Terri Lynn Morrison is director, Indigenous Clean Energy network
Indigenous peoples are ready to lead Canada’s transition to a zero-carbon, more resilient, and more sustainable economy in full partnership with governments, corporations and allies.
Across the country, Indigenous communities are significantly involved in some 197 clean-energy projects that generate more than one megawatt of power, which, when the sources are operating at full capacity, is enough to power 1,200 homes. Increasingly that involvement means direct ownership and project management.
But we’ve only begun to tap the transformational potential of First Nations, Métis and Inuit leaders and entrepreneurs. Indigenous clean-energy projects not only lift up communities but provide lessons to the rest of the country – and indeed the world – on what a sustainable economy looks like.
First Nations are pursuing opportunities in renewable power that can reduce their current reliance on dirty, expensive and often-unreliable diesel, which is the main or only source of fuel in many communities. As well, they are developing capacity in energy efficiency, sustainable transport and bioenergy. These projects provide healthy homes and communities, create wealth and jobs, and empower Indigenous people to govern their own affairs.
A Canadian clean-energy transformation can help create a new relationship among Indigenous peoples, allies, governments, utilities and corporations – one that is based on a profound and powerful embrace of decolonized energy future. Such a transformation would leave Indigenous people as full partners in their energy economies, rather than relying on decisions made by non-Indigenous governments and corporations.
While we celebrate our achievements, our focus is on the future – or, as Wayne Gretzky put it, where the puck is going. We need to continue building capacity while gaining greater access to the capital needed to scale up our clean-energy efforts.
We are paying special attention to our youth. Young Indigenous people from across the country are keen to participate, and we are ramping up our efforts to support them through training.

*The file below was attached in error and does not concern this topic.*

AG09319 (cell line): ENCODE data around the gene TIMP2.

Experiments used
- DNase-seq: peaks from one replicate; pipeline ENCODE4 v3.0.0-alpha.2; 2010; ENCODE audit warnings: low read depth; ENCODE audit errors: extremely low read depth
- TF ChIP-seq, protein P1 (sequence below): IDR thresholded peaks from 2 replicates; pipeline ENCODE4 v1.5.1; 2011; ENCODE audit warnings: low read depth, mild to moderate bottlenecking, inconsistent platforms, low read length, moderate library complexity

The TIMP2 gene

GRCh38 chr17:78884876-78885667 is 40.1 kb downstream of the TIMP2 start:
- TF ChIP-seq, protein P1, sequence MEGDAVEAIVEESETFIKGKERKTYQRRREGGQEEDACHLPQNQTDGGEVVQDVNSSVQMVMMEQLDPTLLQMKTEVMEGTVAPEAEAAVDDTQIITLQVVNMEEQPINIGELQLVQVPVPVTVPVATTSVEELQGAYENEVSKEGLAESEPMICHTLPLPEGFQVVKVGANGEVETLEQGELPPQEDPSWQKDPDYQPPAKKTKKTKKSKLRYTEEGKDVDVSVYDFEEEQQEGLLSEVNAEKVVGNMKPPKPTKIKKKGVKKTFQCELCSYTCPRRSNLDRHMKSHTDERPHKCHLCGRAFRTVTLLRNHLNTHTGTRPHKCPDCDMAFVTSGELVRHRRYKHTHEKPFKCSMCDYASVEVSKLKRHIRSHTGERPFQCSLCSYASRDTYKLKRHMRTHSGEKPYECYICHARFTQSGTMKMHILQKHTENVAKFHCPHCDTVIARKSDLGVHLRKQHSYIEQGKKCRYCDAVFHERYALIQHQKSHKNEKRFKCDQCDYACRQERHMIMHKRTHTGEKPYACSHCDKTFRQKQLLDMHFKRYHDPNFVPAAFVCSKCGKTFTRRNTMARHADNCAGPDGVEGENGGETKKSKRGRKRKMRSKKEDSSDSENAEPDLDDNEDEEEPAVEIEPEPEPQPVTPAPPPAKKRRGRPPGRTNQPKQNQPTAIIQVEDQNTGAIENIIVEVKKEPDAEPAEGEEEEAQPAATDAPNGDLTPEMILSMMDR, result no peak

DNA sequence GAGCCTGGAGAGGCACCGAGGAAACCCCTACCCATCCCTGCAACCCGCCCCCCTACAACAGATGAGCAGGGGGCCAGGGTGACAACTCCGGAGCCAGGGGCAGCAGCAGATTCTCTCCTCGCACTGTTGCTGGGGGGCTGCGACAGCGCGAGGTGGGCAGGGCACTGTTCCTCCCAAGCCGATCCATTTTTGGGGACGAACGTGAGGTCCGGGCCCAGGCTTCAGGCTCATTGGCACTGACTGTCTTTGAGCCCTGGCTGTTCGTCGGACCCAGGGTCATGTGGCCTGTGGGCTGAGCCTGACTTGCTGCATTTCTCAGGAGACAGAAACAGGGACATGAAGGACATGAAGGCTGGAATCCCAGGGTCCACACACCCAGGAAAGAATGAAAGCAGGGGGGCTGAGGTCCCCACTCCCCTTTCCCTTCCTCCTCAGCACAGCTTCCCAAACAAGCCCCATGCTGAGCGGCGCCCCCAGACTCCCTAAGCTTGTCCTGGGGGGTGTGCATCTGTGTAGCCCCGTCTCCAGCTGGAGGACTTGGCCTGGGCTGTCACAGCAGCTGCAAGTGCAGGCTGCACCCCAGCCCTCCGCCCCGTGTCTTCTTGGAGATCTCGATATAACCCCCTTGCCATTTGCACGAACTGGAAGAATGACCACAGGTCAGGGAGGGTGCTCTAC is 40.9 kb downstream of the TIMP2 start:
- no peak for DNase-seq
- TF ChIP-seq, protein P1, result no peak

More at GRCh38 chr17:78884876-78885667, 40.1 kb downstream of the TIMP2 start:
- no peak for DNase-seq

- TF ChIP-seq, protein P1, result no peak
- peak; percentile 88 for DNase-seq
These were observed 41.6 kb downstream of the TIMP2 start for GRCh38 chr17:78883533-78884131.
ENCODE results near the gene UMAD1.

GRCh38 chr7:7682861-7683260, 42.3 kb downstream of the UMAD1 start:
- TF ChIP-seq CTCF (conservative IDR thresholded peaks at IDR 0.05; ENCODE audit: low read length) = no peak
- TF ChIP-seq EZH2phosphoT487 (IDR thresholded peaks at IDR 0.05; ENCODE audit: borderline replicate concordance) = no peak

Last month, the Indigenous Clean Energy (ICE) network held its annual Gathering – a virtual event this year that attracted some 700 registrants representing communities, and their allies, governments and non-Indigenous business partners.
A key moment at the Gathering was the unveiling of the Generation Power program, which is partly supported through a partnership with the Mastercard Foundation and will provide training and employment opportunities for 80 Indigenous youth.
The program will be built around five themes: clean-energy training, culture and leadership, employment, employer supports and mentorship. Generation Power is building off the success of the 20/20 Catalyst program that Indigenous Clean Energy has run for the past five years.
Alumni from ICE’s 20/20 Catalyst program are demonstrating what can be done when Indigenous leaders are brought together for intensive training and mentoring.
Among them is Grant Sullivan, who is a member of the Gwich’in First Nation in the Northwest Territories and president of Nihtat Energy Ltd., which has led several clean-energy projects. In an announcement made during the most recent Gathering by Natural Resources Minister Seamus O’Reagan, Mr. Grant was awarded an $800,000 prize under the department’s Indigenous Off Diesel Initiative to finance clean-energy developments in the Beaufort Delta over the next two years.
These include implementation and training for a solar project at the Inuvik Satellite Station Facility (ISSF) site near Inuvik in 2021 and planning for a grid-connected solar farm in Inuvik to be completed by 2022.
Another 20/20 Catalyst alumnus, AJ Esquega, is leading an effort to install solar panels at Gull Bay First Nation in northwestern Ontario, which will displace 30 per cent of the diesel used in the community.
The key to the ICE program, he told the Gathering, is that the those in the Catalyst program learn from what is happening in other communities and how it is relevant to their own. They exchange information and views and are now sharing that knowledge with those who participate in the program.
Generating clean power is only one part of the puzzle. Communities also need to focus on using energy more efficiently, especially in homes that are often overcrowded and of sub-standard quality. Too often, poor housing conditions result in mould problems that cause asthma and other respiratory diseases.
Leona Humchitt, of the Heiltsuk First Nation in Bella Bella, B.C., is leading an energy-planning effort in her community that has already installed heat pumps to replace diesel in 129 houses with plans to extend that.
Ms. Humchitt is pursuing plans for deep retrofits that would upgrade buildings to reduce heating costs, increase comfort and eliminate mould issues. But such retrofits require upfront investment. which can be recouped over time, and the Heiltsuk community needs better access to capital in order to complete their vision.
ICE is proposing that the federal government endow $500-million fund that would catalyze a much larger pool of capital to finance community-centred, people-powered, economically uplifting clean-energy projects.
Such investment – along with the capacity-building initiatives – will ensure that Indigenous people can lead their communities into a more sustainable, equitable future, and will power reconciliation with a Canadian society that for too long has been content to accept Indigenous poverty as a fact of life.
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